Author Gennifer Choldenko sets Chasing Secrets in her beloved San Francisco in 1900. The novel is brimming with nuanced characters: a spunky heroine, an independent brother, a layered aunt, a secret friend, a concerned father, and more. Ms. Choldenko invests serious page-time to capturing the historical setting and flavor of life at the turn of the century; no corners are cut in this department. This creates a gentle start to the story, but it is well-worth it because it strongly connects the reader to protagonist, Lizzie, and gives a multi-dimensional perspective of the different concerns and issues at hand. The action in this book comes closer to the end and the ultimate ending is poignant, but feels authentic. Chasing Secrets is a solid addition to middle grade historical fiction and a great testament that there is always room for excellent writing.
This book was sent to Compass Book Ratings for review by Wendy Lamb Books (A Random House Children’s Imprint)
Profanity/Language: 2 religious exclamations.
Violence/Gore: Character is treated for broken limb caused by a fall; character has been in a fight and has visible injuries, some of which need to be treated and there is a brief description of stitching up a wound; character pricks finger with needle (on purpose) and blood is mentioned; character is taught to defend herself (general description); report of a character jumping from a window and injuring self; character’s dislocated limb treated (brief description); brief explanation of what it means to be “shanghaied”; scene (~1 page) in which group of men threaten a 13 year old girl physically and verbally–chase, grab, struggle, etc.; character sees bodies stuffed into containers; extended scene in which mob threatens violence; characters become ill; character die from the plague.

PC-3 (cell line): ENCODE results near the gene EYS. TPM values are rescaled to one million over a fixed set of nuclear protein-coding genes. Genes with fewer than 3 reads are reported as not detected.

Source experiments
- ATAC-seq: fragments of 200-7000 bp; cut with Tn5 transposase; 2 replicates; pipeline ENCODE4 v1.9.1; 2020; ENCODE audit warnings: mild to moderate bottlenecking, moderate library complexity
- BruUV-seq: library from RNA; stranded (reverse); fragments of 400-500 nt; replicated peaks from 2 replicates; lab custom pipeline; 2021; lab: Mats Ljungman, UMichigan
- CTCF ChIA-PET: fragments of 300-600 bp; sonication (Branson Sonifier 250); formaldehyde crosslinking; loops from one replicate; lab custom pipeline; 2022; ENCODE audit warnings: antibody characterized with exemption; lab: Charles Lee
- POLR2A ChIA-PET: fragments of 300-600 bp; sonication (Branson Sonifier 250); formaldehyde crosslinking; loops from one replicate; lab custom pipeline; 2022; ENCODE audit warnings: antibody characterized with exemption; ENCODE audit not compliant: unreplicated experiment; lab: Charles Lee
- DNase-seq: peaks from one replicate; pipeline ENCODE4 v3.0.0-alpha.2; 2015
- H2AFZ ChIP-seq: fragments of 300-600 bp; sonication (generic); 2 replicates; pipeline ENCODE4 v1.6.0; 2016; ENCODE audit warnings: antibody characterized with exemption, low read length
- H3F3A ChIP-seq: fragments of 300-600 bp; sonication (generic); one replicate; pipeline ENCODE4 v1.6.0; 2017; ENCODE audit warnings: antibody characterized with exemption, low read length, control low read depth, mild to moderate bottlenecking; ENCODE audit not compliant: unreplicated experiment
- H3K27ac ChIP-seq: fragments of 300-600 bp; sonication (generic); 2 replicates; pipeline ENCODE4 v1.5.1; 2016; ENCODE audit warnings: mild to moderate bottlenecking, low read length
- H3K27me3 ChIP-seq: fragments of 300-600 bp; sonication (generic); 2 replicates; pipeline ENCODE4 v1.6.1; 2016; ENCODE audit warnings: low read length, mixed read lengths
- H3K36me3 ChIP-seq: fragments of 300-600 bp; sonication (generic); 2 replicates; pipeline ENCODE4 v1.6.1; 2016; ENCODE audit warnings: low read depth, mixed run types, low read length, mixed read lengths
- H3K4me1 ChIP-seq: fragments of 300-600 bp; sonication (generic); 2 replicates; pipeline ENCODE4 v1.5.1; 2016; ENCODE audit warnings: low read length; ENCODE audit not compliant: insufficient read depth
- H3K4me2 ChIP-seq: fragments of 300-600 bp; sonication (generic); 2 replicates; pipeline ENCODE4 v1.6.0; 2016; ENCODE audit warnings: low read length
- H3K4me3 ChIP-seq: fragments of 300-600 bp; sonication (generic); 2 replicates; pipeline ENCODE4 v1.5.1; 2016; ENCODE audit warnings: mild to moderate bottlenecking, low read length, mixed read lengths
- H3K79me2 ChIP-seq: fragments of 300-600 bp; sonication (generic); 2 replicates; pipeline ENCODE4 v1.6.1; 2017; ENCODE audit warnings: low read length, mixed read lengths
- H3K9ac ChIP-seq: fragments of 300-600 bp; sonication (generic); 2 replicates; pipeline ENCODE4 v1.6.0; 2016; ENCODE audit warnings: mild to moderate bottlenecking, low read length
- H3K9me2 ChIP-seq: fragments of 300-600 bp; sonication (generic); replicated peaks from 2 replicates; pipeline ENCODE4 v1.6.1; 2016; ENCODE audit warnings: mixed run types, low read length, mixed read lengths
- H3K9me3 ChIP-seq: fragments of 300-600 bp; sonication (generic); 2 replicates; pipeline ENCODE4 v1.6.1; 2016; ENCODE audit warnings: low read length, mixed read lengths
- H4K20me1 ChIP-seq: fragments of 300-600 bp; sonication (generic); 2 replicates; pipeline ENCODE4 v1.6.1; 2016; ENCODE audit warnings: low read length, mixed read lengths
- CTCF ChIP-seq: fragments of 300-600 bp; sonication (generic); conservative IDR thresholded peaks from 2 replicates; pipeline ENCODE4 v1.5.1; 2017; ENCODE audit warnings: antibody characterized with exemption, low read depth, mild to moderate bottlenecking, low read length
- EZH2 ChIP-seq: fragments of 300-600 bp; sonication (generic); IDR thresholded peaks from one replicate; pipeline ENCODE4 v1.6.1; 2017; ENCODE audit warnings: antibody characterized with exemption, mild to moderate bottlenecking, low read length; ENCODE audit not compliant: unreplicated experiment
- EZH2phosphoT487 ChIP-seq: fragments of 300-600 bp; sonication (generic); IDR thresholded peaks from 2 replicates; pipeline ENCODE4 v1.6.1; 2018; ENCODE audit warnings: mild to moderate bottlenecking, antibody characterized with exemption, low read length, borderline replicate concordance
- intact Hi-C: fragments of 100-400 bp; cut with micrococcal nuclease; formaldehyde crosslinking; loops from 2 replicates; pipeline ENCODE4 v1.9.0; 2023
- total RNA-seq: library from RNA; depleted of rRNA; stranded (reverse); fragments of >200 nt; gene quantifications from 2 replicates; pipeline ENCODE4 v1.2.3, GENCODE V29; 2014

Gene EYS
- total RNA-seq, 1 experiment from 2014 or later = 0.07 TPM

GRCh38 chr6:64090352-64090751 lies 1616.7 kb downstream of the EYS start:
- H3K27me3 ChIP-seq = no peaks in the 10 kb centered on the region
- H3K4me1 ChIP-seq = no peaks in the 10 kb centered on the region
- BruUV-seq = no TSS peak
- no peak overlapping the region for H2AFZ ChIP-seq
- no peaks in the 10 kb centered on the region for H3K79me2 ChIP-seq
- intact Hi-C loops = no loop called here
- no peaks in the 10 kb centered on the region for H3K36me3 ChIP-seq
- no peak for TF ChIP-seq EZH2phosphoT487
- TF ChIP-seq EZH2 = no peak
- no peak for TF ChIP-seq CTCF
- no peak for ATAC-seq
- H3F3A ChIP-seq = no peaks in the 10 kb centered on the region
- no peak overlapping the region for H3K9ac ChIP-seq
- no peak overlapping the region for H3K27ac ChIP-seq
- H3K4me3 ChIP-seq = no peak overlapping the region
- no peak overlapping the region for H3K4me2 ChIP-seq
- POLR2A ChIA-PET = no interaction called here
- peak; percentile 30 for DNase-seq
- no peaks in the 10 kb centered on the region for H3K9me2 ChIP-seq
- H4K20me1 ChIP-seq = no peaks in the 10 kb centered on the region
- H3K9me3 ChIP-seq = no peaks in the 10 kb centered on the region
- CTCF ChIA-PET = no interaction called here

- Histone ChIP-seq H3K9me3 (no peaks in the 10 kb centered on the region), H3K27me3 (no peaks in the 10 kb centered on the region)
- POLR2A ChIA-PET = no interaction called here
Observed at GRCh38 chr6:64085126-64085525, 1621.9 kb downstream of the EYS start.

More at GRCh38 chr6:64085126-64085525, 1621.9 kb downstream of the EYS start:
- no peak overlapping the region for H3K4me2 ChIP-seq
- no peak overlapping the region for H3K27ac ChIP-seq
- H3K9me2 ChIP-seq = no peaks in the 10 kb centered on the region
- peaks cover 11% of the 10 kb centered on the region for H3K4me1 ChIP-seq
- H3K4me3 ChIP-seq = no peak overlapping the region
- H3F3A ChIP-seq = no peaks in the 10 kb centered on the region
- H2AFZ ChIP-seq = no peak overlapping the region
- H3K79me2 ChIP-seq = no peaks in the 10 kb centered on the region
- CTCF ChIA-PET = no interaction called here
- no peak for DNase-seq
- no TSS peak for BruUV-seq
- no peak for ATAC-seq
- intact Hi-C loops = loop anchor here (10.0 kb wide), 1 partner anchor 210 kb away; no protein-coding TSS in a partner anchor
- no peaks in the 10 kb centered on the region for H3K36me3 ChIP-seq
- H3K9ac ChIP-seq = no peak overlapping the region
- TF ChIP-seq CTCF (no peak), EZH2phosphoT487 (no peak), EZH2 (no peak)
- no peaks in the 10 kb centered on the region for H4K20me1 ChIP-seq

Sex/Nudity: Girls like boys and vice versa; girls “chatter about brassieres”.
Mature Subject Matter:
Death of a family member, plague, illness, death, racial prejudice and discrimination, discrimination (women), power of the press, ethics.
Alcohol / Drug Use:
Adults drink; adults smoke cigarettes; mention of men coming home from saloons; man smells of rum.